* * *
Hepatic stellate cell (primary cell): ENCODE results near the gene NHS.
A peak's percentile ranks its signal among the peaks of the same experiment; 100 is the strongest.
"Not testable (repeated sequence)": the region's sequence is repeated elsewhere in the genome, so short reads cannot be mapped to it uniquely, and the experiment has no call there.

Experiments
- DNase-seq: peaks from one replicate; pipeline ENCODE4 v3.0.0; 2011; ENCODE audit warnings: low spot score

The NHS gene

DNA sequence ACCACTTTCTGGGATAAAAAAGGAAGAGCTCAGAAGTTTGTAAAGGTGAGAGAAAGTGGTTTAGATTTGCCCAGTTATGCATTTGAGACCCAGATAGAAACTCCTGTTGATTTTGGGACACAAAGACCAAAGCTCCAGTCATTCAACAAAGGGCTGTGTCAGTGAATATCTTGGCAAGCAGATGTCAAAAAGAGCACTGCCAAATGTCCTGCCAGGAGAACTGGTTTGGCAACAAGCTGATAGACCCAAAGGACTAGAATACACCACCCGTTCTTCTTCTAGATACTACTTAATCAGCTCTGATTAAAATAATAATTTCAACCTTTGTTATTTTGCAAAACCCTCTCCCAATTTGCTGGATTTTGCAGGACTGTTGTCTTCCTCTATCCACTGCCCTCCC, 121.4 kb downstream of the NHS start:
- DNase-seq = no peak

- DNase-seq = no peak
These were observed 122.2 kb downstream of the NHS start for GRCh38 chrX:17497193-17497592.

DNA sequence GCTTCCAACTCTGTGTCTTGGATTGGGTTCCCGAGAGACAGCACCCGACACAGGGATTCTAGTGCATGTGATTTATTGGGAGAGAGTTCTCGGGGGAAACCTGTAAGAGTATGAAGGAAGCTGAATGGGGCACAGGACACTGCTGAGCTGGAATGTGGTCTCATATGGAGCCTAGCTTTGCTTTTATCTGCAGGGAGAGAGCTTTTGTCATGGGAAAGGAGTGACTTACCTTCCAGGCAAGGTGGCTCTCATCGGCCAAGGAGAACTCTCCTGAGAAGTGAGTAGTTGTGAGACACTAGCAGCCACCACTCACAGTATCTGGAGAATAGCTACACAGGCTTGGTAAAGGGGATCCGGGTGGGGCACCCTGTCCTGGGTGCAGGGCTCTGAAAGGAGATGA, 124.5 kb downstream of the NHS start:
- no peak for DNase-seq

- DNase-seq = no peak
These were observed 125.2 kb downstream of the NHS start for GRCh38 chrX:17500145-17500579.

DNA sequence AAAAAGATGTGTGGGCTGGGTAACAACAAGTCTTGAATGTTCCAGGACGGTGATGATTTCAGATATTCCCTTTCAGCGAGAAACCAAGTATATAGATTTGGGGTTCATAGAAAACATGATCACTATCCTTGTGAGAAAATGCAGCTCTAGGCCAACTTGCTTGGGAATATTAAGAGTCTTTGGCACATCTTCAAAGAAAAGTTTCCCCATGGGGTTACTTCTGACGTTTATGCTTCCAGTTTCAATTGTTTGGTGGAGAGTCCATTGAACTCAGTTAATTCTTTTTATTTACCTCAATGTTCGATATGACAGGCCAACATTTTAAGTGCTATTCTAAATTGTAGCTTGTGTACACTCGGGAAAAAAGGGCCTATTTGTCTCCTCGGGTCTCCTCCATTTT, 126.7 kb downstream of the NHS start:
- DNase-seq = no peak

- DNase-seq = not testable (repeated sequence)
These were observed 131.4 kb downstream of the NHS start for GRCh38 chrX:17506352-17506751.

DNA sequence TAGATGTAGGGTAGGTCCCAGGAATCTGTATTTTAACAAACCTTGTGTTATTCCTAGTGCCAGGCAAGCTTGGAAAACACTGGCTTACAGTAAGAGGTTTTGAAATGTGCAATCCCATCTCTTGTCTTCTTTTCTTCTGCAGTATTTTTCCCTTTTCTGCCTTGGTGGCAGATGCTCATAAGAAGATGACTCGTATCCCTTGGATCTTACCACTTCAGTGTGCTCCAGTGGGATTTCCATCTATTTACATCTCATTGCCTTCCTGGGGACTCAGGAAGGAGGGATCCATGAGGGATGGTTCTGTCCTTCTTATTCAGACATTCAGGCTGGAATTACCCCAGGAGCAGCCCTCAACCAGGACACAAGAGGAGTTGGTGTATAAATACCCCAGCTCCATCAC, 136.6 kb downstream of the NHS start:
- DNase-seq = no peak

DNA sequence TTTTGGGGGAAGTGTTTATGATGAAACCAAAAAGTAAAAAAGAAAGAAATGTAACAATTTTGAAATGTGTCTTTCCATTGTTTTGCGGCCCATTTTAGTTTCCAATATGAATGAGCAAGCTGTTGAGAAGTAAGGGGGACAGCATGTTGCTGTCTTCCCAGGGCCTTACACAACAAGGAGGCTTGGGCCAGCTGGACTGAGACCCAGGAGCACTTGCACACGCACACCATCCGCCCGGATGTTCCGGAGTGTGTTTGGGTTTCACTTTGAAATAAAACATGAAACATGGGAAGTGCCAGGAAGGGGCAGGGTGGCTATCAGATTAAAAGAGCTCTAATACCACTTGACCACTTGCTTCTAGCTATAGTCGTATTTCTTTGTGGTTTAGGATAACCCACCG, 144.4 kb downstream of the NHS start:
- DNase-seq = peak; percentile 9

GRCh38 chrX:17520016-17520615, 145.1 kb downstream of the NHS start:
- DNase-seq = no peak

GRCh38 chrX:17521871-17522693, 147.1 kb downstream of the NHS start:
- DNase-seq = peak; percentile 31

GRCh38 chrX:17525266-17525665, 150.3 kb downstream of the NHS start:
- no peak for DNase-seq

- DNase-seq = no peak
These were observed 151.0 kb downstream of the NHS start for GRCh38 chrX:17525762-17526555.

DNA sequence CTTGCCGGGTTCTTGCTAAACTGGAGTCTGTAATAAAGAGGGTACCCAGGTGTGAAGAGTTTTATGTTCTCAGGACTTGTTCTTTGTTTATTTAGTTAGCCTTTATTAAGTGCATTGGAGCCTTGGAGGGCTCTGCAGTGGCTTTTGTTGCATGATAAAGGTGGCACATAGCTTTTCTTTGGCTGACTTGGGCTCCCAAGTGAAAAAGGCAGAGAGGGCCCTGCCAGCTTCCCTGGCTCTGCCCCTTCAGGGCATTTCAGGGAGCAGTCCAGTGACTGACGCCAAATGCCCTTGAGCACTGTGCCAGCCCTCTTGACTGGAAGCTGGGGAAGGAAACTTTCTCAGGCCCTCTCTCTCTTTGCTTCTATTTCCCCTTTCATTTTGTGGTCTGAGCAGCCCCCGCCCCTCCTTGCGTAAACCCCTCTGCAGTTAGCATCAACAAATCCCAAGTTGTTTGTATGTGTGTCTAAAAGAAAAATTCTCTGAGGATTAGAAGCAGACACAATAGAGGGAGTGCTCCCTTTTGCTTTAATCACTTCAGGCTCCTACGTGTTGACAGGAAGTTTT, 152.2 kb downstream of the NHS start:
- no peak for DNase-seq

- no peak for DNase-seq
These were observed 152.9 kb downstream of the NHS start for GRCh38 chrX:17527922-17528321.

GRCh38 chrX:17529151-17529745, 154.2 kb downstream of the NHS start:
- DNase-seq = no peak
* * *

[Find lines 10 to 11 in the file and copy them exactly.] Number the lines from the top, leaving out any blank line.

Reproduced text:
These were observed 122.2 kb downstream of the NHS start for GRCh38 chrX:17497193-17497592.

DNA sequence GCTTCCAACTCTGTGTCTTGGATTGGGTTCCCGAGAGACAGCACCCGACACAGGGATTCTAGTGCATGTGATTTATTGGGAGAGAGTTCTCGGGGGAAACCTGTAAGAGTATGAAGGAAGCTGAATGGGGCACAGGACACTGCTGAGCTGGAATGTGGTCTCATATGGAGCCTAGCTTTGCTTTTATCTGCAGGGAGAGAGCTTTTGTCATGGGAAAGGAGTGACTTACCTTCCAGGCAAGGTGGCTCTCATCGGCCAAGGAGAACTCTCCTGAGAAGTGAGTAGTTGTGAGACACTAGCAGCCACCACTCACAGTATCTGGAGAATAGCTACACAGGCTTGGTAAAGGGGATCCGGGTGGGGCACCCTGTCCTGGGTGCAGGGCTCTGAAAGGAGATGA, 124.5 kb downstream of the NHS start: